SVGE Sit-Down: MD Steve Knee outlines how Cloudbass arrived in UK OB premier league


Steve Knee: “Clients are starting to talk about 4K but there is so much volume left in HD, it’s very much our concentration at the moment”

With SIS Live’s exit the roll call of British outside broadcast suppliers would appear to have been reduced to four, each with a 20-25% share. But this is an inaccurate picture of the market and one defiantly contested by Cloudbass. The Derby-based company has grown its business significantly in the past year and can justifiably be mentioned as the fifth and by no means last of the UK’s big guns.

“We are one of the big players now and if we’ve been flying under the radar that is no coincidence,” said MD Steve Knee. “We needed to get ourselves to a point where we were comfortable and making sure we built up a track record of robust delivery, an extensive suite of equipment and a good reputation. Growth has been challenging but we made sure every bit of growth we’ve taken on we’ve been able to deliver.”

The company’s most recent event was the Scotland v England International from Celtic Park which Cloudbass delivered for Sky Sports (with the feed also taken by ITV in association with Arena which covers England Internationals).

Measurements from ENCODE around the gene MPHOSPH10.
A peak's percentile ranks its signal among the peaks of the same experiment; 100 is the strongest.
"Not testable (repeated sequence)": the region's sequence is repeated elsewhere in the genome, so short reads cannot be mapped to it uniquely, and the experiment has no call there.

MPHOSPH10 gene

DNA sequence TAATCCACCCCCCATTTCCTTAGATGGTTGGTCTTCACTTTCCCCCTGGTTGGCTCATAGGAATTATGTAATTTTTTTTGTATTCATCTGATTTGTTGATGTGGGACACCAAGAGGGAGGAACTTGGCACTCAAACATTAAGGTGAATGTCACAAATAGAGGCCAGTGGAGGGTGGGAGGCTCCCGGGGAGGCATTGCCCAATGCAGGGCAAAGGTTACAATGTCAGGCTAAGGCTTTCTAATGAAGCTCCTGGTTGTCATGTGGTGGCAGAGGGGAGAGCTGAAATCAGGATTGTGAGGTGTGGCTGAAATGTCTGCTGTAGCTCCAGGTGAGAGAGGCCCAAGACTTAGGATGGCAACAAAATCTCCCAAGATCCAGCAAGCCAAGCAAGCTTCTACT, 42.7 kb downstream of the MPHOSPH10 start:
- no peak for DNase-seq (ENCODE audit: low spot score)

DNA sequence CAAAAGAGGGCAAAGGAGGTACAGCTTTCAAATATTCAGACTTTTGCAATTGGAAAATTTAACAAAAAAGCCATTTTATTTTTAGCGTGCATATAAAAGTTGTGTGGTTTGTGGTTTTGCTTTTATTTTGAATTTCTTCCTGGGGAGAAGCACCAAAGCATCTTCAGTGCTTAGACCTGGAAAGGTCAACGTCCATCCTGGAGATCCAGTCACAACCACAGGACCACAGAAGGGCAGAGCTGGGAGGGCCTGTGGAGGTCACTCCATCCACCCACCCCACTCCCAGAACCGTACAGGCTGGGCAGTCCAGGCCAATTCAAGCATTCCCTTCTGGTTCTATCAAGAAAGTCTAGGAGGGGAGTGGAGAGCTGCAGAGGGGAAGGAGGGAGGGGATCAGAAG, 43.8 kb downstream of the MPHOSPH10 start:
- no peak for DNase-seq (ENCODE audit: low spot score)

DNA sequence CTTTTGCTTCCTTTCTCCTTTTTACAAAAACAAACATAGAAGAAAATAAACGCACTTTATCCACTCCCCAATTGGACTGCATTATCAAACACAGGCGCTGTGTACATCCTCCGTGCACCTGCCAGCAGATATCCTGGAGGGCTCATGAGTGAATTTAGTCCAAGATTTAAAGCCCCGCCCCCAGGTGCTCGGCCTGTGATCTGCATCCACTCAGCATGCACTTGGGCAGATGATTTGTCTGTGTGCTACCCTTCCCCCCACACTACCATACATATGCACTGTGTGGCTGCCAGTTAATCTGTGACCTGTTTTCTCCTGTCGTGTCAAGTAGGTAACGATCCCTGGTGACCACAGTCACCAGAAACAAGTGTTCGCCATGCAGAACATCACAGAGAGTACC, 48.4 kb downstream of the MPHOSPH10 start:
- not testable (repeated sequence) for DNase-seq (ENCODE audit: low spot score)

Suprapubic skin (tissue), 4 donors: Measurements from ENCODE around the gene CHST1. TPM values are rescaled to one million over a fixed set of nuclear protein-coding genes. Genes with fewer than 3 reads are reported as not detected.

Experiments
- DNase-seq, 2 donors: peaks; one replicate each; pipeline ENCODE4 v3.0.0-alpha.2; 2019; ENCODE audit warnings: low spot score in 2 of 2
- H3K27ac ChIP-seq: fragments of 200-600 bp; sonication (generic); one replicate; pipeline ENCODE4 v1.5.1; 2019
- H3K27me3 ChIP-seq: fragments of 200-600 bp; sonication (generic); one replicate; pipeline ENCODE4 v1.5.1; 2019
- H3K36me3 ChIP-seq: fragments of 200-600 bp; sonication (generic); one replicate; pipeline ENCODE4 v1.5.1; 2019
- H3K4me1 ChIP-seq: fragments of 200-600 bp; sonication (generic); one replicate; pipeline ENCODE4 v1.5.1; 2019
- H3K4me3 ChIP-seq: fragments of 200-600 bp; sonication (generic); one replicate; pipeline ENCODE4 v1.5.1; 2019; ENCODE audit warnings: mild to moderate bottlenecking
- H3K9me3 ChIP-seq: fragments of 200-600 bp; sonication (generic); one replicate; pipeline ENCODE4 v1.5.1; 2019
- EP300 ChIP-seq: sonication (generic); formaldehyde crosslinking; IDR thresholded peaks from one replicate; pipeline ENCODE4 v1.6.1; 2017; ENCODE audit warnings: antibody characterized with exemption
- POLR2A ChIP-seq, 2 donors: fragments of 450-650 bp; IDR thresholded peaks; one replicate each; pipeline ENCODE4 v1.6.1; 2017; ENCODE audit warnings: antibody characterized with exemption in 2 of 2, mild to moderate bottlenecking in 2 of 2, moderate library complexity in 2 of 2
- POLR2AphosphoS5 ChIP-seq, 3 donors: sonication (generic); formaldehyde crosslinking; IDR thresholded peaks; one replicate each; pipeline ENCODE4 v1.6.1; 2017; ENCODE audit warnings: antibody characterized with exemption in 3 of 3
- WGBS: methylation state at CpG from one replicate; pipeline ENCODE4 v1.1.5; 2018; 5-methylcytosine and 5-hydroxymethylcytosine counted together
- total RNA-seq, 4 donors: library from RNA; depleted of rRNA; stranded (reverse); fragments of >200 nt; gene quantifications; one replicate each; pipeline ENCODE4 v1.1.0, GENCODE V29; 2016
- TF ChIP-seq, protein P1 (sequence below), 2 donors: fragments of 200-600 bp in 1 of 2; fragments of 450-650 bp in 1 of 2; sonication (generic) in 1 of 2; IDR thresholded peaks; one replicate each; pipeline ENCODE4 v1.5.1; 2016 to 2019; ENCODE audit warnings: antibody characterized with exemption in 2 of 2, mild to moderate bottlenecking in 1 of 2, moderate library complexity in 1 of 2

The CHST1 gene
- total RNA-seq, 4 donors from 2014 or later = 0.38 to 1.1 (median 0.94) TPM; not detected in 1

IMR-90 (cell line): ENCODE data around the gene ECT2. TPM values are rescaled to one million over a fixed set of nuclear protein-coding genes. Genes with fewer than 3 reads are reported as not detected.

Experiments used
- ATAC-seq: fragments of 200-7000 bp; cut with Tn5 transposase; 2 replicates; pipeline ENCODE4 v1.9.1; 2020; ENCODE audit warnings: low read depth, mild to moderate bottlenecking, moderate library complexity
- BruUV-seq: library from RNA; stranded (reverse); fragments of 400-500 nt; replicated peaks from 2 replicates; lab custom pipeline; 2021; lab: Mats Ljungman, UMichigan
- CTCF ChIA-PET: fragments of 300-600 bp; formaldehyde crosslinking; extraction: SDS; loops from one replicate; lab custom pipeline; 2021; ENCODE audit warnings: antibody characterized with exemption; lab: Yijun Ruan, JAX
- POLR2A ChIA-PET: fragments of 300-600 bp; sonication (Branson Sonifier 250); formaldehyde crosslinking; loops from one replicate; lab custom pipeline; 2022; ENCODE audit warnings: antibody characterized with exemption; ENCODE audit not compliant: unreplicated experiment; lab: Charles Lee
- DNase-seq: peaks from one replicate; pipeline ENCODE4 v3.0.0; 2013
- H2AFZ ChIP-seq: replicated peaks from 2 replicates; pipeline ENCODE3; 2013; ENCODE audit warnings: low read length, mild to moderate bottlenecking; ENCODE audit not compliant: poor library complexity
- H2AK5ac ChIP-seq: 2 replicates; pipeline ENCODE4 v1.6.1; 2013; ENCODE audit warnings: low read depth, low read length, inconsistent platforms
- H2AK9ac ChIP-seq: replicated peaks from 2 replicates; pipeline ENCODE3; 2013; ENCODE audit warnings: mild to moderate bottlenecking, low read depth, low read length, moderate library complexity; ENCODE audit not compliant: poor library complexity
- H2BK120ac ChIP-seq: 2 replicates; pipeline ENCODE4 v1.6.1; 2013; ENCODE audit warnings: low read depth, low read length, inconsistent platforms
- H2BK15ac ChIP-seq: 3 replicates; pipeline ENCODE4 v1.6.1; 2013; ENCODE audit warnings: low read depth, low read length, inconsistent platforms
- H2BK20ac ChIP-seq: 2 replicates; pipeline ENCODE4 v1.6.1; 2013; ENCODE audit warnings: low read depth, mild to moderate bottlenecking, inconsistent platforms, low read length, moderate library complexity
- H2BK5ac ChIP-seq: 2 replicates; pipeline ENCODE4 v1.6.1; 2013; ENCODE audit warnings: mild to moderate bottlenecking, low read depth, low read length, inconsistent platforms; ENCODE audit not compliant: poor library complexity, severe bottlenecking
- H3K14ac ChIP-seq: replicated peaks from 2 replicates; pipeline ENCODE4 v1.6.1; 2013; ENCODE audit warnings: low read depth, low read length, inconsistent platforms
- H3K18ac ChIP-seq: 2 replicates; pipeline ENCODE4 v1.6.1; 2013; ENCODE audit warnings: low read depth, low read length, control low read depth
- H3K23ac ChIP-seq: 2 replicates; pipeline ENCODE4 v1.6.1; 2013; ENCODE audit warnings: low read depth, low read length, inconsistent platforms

Cloudbass’ key sports production clients include Sky Sports, ITV Sport, BT Sport and IMG, for which it handles the facilities for the Premier League Productions (PLP) add-on service for foreign broadcasters.

“Our portfolio is broad and well spread,” says Knee. “I think we’re bigger now than Arqiva OB was in its heyday. We must be doing today a half to two thirds of what Arena are doing. In terms of live football we are doing an astronomical number of games from four camera to 24 camera events.”

For BT Sport it supplies match day coverage of 25-30 Football Conference matches and Women Super League soccer matches plus FA Cup rounds 1 and 2. It covers 30+ matches a season of Scottish Premier League for Sky Sports, plus all Welsh and Scottish home internationals and the Scottish FA Cup for the broadcaster.

“We are also bringing new work into the market,” said Knee. He highlights the partnership with IMG to provide facilities to PLP at 152 matches a year, which began last season. These facilities include ISOs, Q-Balls and stand-up positions to create mini-feeds produced from specially configured Mercedes Sprinter vans, it dubs ‘Net Trucks’. Multi-lateral broadcasters book the mini-feeds through IMG to have a presence at the ground. Cloudbass delivers another 72 mini-feeds for NBC.